Vivek Ramaswamy does not see his Hindu faith, passed down to him from his Indian-born parents, as an impediment in his presidential run in a Republican Party steeped in Judeo-Christian values, according to a media report.
In fact, the 37-year-old Indian American biotech millionaire, who in some polls is running as high as third place in the crowded Republican Party contest, sees “a heck of a lot in common” in the religions, according to the Washington Times.
READ: We need an outsider in the White House: Vivek Ramaswamy (July 11, 2023)
“I’m a Hindu, and I raised my kids in the same tradition, but we share the same Judeo-Christian values that this nation was founded on,” Ramaswamy said in an interview with editors and reporters at The Times Wednesday.
“Part of the reason I’m able to stand for religious liberty and the revival of faith as clearly and unapologetically as I have is perhaps because I am a member of a younger generation.”
From his perspective, Ramaswamy sees a new focus on Judeo-Christian values filling a gaping void in people’s lives and making them less susceptible to the liberal woke agenda that he said is poisoning the nation.
Asked about the overlap between Christianity and Hinduism, Ramaswamy said his faith teaches him the importance of the nuclear family as well as sacrifice and civil duty.
“These are ideals that are deeply woven into my own faith-based tradition, my own family upbringing of sacrifice, doing your duty, the belief that God put us here for a reason,” he said. “It is our job to carry out God’s plan, whatever.”
On the campaign trail, Ramaswamy, the married father of two and youngest candidate in the race, is making the case that there is a deep craving across the country, particularly among younger generations, to have something “bigger than themselves to believe in.”
He told the Times, he is optimistic that he can win over members of faith-based communities because he is honest about his spirituality and he plans to set a moral example for the next generation of leaders.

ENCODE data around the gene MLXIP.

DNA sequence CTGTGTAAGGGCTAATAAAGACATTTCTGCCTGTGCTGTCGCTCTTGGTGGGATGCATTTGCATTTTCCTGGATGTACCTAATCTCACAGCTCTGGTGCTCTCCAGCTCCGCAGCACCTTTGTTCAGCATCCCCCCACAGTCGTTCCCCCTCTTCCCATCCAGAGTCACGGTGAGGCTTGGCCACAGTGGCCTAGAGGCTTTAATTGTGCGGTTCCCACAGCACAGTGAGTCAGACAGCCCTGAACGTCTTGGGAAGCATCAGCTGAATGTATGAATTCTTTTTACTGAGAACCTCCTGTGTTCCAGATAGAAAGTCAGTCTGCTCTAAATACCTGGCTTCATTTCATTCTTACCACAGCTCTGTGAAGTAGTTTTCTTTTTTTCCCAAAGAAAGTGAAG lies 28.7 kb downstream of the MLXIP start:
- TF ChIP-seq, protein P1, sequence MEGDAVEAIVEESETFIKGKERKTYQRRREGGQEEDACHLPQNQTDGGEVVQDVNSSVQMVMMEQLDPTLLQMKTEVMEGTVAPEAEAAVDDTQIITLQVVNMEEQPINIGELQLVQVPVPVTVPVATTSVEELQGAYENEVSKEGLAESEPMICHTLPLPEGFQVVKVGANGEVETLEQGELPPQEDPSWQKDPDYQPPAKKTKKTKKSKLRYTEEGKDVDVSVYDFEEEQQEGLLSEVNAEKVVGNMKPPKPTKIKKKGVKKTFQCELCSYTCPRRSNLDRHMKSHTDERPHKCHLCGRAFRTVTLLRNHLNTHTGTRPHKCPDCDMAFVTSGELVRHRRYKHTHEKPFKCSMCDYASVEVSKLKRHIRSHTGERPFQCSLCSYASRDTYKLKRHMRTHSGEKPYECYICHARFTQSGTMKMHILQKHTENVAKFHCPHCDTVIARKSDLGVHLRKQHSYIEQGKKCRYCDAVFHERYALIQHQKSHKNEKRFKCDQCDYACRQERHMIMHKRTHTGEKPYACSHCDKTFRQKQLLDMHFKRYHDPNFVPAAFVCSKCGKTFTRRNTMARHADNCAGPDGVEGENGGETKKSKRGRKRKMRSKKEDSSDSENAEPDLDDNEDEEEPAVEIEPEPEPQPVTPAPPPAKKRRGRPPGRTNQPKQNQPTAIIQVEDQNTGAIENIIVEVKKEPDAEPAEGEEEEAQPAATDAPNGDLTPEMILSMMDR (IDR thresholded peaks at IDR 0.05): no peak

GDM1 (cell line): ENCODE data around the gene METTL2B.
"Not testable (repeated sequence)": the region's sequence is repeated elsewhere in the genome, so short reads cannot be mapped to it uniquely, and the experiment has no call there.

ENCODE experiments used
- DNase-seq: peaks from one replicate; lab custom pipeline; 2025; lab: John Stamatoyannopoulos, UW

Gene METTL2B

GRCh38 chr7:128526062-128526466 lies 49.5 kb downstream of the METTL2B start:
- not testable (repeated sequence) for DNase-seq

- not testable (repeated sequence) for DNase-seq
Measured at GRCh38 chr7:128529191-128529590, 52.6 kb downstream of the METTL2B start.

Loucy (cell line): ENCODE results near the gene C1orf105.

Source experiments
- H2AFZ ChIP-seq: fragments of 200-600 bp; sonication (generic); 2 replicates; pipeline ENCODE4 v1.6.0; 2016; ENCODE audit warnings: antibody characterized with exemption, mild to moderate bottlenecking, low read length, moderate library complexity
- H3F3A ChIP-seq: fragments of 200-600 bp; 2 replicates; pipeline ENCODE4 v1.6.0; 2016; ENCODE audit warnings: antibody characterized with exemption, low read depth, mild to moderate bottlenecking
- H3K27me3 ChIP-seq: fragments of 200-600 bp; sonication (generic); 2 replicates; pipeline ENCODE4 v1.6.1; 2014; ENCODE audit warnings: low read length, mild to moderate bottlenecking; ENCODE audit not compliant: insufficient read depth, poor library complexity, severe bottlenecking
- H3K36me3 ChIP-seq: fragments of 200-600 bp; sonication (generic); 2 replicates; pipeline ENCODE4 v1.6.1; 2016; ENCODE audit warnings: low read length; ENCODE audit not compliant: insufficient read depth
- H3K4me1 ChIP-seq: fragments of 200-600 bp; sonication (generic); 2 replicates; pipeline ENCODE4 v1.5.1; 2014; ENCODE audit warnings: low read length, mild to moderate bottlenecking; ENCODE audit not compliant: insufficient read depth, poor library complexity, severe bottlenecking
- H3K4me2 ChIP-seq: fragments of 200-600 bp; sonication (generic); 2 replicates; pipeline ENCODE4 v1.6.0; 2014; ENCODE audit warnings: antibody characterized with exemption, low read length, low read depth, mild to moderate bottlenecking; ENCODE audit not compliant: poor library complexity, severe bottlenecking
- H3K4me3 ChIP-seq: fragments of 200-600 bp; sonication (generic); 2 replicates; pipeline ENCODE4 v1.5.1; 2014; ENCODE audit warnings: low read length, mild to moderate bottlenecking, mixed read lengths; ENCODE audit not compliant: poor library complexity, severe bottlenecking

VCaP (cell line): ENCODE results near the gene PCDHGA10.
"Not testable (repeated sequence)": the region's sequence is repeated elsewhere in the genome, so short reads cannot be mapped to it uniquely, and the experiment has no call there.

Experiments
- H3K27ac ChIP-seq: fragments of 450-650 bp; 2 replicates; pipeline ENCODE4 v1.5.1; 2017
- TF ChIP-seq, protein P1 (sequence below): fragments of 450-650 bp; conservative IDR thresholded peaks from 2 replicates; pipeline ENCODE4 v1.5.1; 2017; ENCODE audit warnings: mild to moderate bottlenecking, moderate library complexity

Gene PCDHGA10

“The standard I want to be held to is that I want to lead this country and even live my life, as a parent, as a father and as a president, [so] that parents, including Christian parents, across this country can look their kids in the eye and tell them in good conscience that I want you to grow up and be like him,” he said. “It’s not a bargain.
“Yes, we’ll get the good judicial appointments, right, we’ll stand for religious liberty, but it’s not a deal. Because it’s who I am, who we are,” he said. “And so far, I think that people are incredibly open to that.”
Ramaswamy also claims he is a better candidate than former President Donald Trump because the American electorate is hankering for a revolutionary leader who doesn’t drive them insane.
He boasts that he is better positioned than anyone else to build on Trump’s successes and carry forward the “positive essence” of the Make America Great Again movement, according to the Times.
“It requires combining that outsider, successful executive experience with something else that rarely coincides with that, which is a deep understanding of the Constitution and the laws of this country,” Ramaswamy was quoted as saying.
READ: Vivek Ramaswamy wants to raise the voting age to 25 (May 12, 2023)
“I think I am the single candidate in the last 30 years who has the deepest understanding … of how to actually shut down the administrative state and the federal bureaucracy.”
He spoke of creating a “national revival” to deliver on the conservative dream of dismantling federal bureaucracies that “suck the lifeblood out of our constitutional republic.”
The 37-year-old biotech millionaire told The Times, he can make more headway with the “America First” agenda than Trump because the former president makes roughly a third of the country “psychiatrically ill when he speaks.”
“The things that they otherwise would have agreed with, they vehemently disagree with because he said it,” Ramaswamy was quoted as saying.
As a result, he said, Trump proved to be more of a reformer than a revolutionary.
“Do you believe in reform, or do you believe in revolution?” Ramaswamy said. “I’m the candidate, I think the sole candidate, who is actually unapologetically on the side of revolution. I think that is the only way forward.”
READ MORE ON RAMASWAMY:
Vivek Ramaswamy enters Republican race for White House (February 22, 2023)
Vivek Ramaswamy exploring 2024 presidential run (February 14, 2023)
Indian American Vivek Ramaswamy raises $1.1 billion for Roivant Sciences (August 11, 2017)